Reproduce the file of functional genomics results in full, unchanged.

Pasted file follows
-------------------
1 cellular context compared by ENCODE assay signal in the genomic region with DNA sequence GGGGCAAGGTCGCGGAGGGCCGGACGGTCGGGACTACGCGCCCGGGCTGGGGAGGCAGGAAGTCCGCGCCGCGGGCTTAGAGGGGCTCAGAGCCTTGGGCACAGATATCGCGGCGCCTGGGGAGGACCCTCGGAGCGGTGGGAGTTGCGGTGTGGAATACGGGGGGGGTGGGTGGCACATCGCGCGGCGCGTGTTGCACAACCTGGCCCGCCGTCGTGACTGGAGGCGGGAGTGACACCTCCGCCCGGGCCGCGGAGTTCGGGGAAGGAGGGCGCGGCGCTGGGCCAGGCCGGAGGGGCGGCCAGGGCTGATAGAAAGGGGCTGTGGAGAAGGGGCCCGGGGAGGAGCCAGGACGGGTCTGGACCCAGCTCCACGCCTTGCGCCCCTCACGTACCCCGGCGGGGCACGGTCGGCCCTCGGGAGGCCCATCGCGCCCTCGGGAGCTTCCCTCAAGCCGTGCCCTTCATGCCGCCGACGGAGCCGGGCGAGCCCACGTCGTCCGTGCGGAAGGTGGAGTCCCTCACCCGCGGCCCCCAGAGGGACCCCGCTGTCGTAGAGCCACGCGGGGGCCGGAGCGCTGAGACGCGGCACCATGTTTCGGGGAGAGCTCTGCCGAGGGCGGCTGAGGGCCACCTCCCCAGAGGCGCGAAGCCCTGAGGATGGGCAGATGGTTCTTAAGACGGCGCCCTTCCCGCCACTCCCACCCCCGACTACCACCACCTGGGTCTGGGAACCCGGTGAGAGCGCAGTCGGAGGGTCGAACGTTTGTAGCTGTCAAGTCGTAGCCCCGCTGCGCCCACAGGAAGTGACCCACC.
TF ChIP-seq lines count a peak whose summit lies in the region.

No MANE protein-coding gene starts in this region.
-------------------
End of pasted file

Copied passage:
1 cellular context compared by ENCODE assay signal in the genomic region with DNA sequence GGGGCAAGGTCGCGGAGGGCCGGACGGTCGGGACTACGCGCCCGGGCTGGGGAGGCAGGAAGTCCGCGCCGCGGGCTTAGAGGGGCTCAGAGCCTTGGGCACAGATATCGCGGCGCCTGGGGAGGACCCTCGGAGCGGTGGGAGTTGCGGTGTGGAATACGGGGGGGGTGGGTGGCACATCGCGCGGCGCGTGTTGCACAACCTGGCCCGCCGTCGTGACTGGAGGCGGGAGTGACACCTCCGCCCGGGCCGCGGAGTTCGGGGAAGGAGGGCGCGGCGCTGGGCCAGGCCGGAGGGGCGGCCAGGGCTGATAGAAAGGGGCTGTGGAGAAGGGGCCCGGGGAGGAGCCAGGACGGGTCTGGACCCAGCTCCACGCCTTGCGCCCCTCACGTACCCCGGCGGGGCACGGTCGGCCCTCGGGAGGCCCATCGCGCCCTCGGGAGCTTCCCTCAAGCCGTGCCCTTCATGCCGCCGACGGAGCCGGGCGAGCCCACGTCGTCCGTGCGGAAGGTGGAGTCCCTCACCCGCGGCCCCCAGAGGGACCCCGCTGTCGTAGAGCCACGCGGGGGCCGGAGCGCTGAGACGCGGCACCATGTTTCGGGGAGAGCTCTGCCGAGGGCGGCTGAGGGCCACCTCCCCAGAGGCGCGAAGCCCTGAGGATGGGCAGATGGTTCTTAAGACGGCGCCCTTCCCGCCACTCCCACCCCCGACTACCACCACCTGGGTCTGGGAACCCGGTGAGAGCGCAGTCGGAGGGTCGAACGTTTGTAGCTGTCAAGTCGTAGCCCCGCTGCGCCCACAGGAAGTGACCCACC.
TF ChIP-seq lines count a peak whose summit lies in the region.

No MANE protein-coding gene starts in this region.